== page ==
Facebook, Inc is much more than a social network. With WhatsApp, Instagram, Messenger and the Facebook social media platform, the company owns four of the world’s largest social media / messaging services.

Facebook and WhatsApp alone are used by a combined 4.5 billion people per month, eclipsing their closest competitor, YouTube. 


For a company that began in a college dorm as a way to connect college students with one another, Facebook, for example, has grown to leviathan proportions.  

4. Social Media Giants Are Hurting Local Media

This dominance extends well beyond social media and now permeates local communities as evidenced by the advertising market. With hundreds of millions of users, Facebook (and others) have reaped enormous profit from social media advertising – a global market expected to surpass $98 billion in 2020 alone.  

We know that Facebook and Google have contributed to the decline of local newspaper and television journalism. A recent report notes that “Google and Facebook together account for 60% of digital ad revenue and Amazon and a few other companies account for 15%. This leaves only 25% of available ad revenue for the [local] news outlets.

In fact, a recent Senate report led by Sen. Maria Cantwell, D-Wash., concluded that: “Local news has been hijacked by a few large news aggregation platforms, most notably Google and Facebook, which have become the dominant players in online advertising. These trillion-dollar companies scrape local news content and data for their own sites and leverage their market dominance to force local news to accept little to no compensation for their intellectual property.”

5. Section 230 Needs to be Reformed 

Both Facebook and Twitter CEOs have acknowledged the need for the reform of Section 230 of the Communications Act in one form or another. 

Simply put, 47 U.S. Code Section 230 states: “No provider or user of an interactive computer service shall be treated as the publisher or speaker of any information provided by another information content provider.” And “No provider or user of an interactive computer service shall be held liable on account of any action voluntarily taken in good faith to restrict access to or availability of material that the provider or user considers to be obscene, lewd, lascivious, filthy, excessively violent, harassing, or otherwise objectionable, whether or not such material is constitutionally protected.”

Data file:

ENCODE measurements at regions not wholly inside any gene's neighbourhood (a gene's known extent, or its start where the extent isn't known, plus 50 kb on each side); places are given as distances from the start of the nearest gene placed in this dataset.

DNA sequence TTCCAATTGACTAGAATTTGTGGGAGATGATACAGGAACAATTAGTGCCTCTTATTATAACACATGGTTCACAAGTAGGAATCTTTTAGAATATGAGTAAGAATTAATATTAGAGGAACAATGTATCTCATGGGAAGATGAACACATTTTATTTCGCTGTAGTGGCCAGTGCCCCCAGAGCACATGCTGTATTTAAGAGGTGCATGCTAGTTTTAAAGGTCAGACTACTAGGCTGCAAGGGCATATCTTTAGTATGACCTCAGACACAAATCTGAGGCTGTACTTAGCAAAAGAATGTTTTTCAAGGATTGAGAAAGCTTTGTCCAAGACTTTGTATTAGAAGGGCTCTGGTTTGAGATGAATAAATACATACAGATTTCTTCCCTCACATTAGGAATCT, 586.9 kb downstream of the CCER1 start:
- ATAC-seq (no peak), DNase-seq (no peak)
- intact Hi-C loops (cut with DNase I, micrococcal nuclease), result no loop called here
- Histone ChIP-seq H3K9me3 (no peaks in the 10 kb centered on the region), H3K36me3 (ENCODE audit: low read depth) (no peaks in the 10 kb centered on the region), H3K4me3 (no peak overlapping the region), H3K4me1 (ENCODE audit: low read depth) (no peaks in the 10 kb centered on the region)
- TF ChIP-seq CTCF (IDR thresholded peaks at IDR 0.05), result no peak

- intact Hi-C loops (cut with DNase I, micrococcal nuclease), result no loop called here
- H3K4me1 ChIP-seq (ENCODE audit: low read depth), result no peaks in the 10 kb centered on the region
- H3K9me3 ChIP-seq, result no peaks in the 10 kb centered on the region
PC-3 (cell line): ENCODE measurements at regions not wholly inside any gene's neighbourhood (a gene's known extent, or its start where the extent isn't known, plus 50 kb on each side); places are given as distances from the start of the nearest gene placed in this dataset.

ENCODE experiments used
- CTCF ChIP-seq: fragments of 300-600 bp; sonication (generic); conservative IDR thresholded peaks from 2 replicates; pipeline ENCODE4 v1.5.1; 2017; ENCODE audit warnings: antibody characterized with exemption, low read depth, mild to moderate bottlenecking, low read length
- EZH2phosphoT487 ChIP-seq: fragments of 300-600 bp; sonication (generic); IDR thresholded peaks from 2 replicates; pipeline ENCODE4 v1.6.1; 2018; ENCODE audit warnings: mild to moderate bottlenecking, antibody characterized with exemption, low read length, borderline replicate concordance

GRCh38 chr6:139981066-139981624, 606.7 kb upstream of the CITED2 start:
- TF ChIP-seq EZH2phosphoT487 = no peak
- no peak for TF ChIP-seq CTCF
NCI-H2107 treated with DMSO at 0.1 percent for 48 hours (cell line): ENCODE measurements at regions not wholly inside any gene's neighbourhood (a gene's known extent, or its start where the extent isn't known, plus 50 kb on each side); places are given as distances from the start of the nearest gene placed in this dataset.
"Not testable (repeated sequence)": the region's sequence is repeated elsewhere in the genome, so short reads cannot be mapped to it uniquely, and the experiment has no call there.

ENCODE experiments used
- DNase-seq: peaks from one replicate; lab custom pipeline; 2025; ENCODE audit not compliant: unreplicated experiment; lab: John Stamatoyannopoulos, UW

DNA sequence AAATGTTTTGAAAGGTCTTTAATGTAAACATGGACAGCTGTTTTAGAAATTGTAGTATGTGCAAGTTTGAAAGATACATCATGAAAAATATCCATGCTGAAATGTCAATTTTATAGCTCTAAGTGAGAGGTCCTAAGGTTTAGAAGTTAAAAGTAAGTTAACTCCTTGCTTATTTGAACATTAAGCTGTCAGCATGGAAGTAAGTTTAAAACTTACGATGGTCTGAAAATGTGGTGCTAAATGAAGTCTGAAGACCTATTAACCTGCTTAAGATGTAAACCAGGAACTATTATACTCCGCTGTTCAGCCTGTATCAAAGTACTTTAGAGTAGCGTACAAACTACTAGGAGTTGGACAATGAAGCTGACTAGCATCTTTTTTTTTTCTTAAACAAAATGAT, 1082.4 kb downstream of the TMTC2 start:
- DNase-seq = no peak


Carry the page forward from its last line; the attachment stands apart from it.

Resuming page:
More from Opinion

The law was Congress’ response to two separate cases in the 1990s that reached conflicting decisions—one holding the Internet service harmless for libelous content, and the other holding the Internet service liable for content that it moderated.

Section 230 was intended to “encourage the unfettered and unregulated development of free speech on the Internet” according to one judge and to allow Internet services to develop their own standards for enforcing content moderation—all aimed at thwarting frivolous litigation.

6. Self-Regulation is Necessary but Not Sufficient

Dorsey and Zuckerberg similarly agree with the sentiments of Senate Judiciary Committee Chairman Lindsey Graham, R-S.C., and Ranking Democrat Richard Blumenthal, D-Conn., that government should not be in the business of regulating content.

Graham, in fact, is pushing the industry to promote its own best business practices and perhaps implement a self-regulatory mechanism.

That, of course, would be a starting point for the necessary dialogue that must take place between the tech industry and Congress. But the process has to go beyond words. With the prospect of a divided Congress, Big Tech firms can skillfully move around the margins, making few concessions and leaving little progress.

7. Transparency and a Level Playing Field Are Badly Needed

There is a uniform call for transparency on how these powerful social media companies make important decisions to permit or deny content on their platforms, especially when it comes to algorithms, artificial intelligence, and human interactions as well.

Both Democratic and Republican lawmakers further expect Facebook and Twitter to disclose the internal corporate dynamics that impinge on elections and political speech.  

Beyond that, other business sectors demand and deserve a level regulatory playing field. Local news outlets, newspapers, broadcasters and other content providers are subject to robust federal regulation. But Facebook, Twitter, Google, Amazon and other tech firms face no such regulation, and worse, have a free pass under current law. It is a pass that allows Big Tech firms to get bigger, richer and more powerful and thereby dissolve the revenue base for smaller legacy competitors. 

So far, Congress and the Executive Branch have made limited progress in resolving these problems.


The new expectation is that a Biden administration will somehow fare better, which may be wishful thinking.

Although Big Tech has been facile in avoiding regulation for many years, its days of avoiding the Congressional spotlight are clearly over. And, as one expert pointed out, the bloom is off the rose.